Blu-ray News and Reviews | High Def Digest
Film & TV All News Blu-Ray Reviews Release Dates News Pre-orders 4K Ultra HD Reviews Release Dates News Pre-orders Gear Reviews News Home Theater 101 Best Gear Film & TV
Blu-Ray : For Horror Fans Only
Sale Price: $44.19 Last Price: $ Buy now! 3rd Party 44.19 In Stock
Release Date: October 5th, 2010 Movie Release Year: 2009

The Human Centipede

Overview -

Please note, this review is for a film whose entire premise may be considered vile, disgusting, crude, and completely unacceptable to some viewers. As such, this review may not be for everyone. Reader discretion is advised.

During a stopover in Germany in the middle of a carefree roadtrip through Europe, two American girls find themselves alone at night when their car breaks down in the woods. Searching for help at a nearby villa, they are wooed into the clutches of a deranged retired surgeon who explains his mad scientific vision to his captives’ utter horror. They are to be the subjects of his sick lifetime fantasy: to be the first to connect people, one to the next, via their gastric system, and in doing so bring to life 'the human centipede'.

For Horror Fans Only
Rating Breakdown
Tech Specs & Release Details
Technical Specs:
BD25 (Single Layer Disc)
Video Resolution/Codec:
1080p/AVC MPEG-4
Aspect Ratio(s):
Audio Formats:
English Linear PCM Stereo
English SDH, Spanish
Special Features:
Release Date:
October 5th, 2010

Storyline: Our Reviewer's Take


Thirty five years ago, an Italian director by the name of Pier Paolo Pasolini created what may be his opus, an adaptation of the Marquis de Sade's The 120 Days of Sodom, entitled 'Salo.' The film depicted the kidnapping of teenagers, both male and female, and a grueling gauntlet laid before them, full of torture, aberrant sexual behaviors, humiliation, murder, and coprophagia, though it had a deeper meaning, a political statement of the most extreme kind.

He was killed the very same year.

There haven't been many films before or after 'Salo' that contained the mastication of defecation. It's considered the worst of the worst, the most repulsive of actions possible. Excrement jokes are common place in cinema, with the intent that the nastier it is, the funnier it is, while shock videos like the infamous 2 Girls 1 Cup focus on the forbidden, the vomit-inducing extremes. It's ironic, really, that poo can be either funny, or the most foul blasphemy possible...not much in between.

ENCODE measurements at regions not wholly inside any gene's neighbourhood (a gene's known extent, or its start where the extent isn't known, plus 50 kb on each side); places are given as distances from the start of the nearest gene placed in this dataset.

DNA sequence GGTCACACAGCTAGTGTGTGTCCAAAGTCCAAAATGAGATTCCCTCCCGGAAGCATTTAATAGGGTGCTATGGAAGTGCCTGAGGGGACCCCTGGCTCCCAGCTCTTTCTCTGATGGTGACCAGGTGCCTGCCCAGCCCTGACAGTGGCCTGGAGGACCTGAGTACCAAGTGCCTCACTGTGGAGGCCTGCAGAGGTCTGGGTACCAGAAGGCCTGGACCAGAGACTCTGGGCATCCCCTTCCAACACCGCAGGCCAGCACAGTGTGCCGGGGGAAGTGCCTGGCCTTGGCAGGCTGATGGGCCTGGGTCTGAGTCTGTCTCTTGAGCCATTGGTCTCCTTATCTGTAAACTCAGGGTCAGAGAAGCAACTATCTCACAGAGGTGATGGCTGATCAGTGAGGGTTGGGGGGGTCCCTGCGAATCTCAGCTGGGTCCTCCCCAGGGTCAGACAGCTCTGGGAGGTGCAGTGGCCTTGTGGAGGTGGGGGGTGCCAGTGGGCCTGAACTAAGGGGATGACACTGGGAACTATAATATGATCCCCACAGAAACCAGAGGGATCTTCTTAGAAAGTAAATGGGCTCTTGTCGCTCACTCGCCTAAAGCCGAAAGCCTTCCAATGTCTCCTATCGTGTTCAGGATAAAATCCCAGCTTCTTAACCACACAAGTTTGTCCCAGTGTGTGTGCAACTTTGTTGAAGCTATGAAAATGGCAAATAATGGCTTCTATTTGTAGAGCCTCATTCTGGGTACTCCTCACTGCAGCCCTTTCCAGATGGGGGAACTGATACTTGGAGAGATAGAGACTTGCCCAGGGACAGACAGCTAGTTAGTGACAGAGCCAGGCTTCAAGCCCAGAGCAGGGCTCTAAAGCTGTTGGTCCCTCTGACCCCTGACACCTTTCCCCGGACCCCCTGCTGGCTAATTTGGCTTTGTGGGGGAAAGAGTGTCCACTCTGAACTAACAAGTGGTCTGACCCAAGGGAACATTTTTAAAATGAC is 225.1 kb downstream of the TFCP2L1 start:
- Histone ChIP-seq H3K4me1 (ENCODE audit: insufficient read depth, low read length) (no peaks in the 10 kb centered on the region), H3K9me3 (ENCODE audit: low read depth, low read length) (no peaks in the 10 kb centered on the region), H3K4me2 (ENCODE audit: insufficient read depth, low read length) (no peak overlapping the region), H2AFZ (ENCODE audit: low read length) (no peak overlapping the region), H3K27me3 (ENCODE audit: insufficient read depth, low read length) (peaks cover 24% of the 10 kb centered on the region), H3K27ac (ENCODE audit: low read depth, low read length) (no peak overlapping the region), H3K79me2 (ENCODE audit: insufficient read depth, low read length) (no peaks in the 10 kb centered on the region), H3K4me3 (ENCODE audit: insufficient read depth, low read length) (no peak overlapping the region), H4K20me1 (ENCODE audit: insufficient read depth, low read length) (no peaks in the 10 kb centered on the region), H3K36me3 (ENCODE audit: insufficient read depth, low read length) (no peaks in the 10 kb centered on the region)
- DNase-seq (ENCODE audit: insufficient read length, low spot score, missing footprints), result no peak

Tom Six's 'The Human Centipede' has arrived with plenty of hype, with all of the proclamations of its sheer foulness countering the claim that it is 100 percent medically accurate. The claims of death threats being received due to it are somewhat believable, in our society, where convicted murderers become the target for groups of lonely women seeking companionship, while a fictional tale concerning coprophagia earns miniature jihads. Talk about backwards priorities.

As two American tourists (Ashley C. Williams, Ashlynn Yennie) visit a few European countries, a ride on the way to a German party changes their lives forever. A flat tire, no cell phone reception, and a sudden downpour of rain force the girls to seek shelter, and they find it in the home of Dr. Heiter (Dieter Laser), a famed surgeon who specialized in separating conjoined twins. They're not in safe hands, though, as the doctor has a new goal in life: to create a siamese triplet, by conjoining three people's bodies in a manner creating a sort-of "human centipede." The two girls soon find themselves on the ass-end of Katsuro (Akihiro Kitamura), with no way to eat other than to wait for nature to happen, incapable of standing due to the slicing of knee ligaments as part of the surgery. Escape soon becomes more important than survival, as their lives no longer hold meaning to them.

Honestly, I don't get why anyone is actually all that offended by this film. The premise, sure, it's shocking, and may upset more than a handful of viewers, but the film is honestly fairly tame. It's the ideas presented in the film that make it so difficult to digest. There is not one single depiction of fecal matter in the film, not one. There is only one true "feeding" sequence (and it is a stunner of a scene, to be sure). There is no mention of religion, no political parallels, and no sexuality on display. Amazingly, nudity is mostly covered, despite the fact that we have two women who are topless the entire time they're in the 'pede. As such, this film is so amazingly tame compared to 'Salo,' that I honestly can't truly comprehend what all the fuss is about. Honestly, I'm more dismayed that people are that sensitive these days.

This is more a work of art than anything. A film that is likely to out those incapable of letting those of us who aren't offended have our fun. A film sure to draw criticisms and hatred and disgust from audiences who hate the sheer idea of the film, sight unseen. It's not unheard of, as political and religious leaders have led boycotts of films they deem offensive almost yearly, even before anyone has seen the particular films in question. 'The Human Centipede' is a very straight forward film, with no statement on right or wrong, no moral compass, and no judgment passed on anyone, not the doctor, nor his "patients." It pushes boundaries, and seemingly intentionally goads its audience, all the while creating a tense film that demands attention from its viewers. It's hard to look away from this at any time.

There are layers of dark comedy, themes of survival and rebellion, and a medical drama to keep our attention. There's an obsession with flesh here that puts even the most grotesque vision from David Cronenberg to shame...yes, even 'Crash' is one-upped. It's amazing the fact that there's teeth pulling and some extreme footage of surgical incisions have fallen under the radar due to the fact that excrement is involved in the film, the rallying point of all concerns. The film progresses at a solid pace, that would rather present logical conclusions than twists or gags, and gives us four realistic characters, who are all written in a believable manner.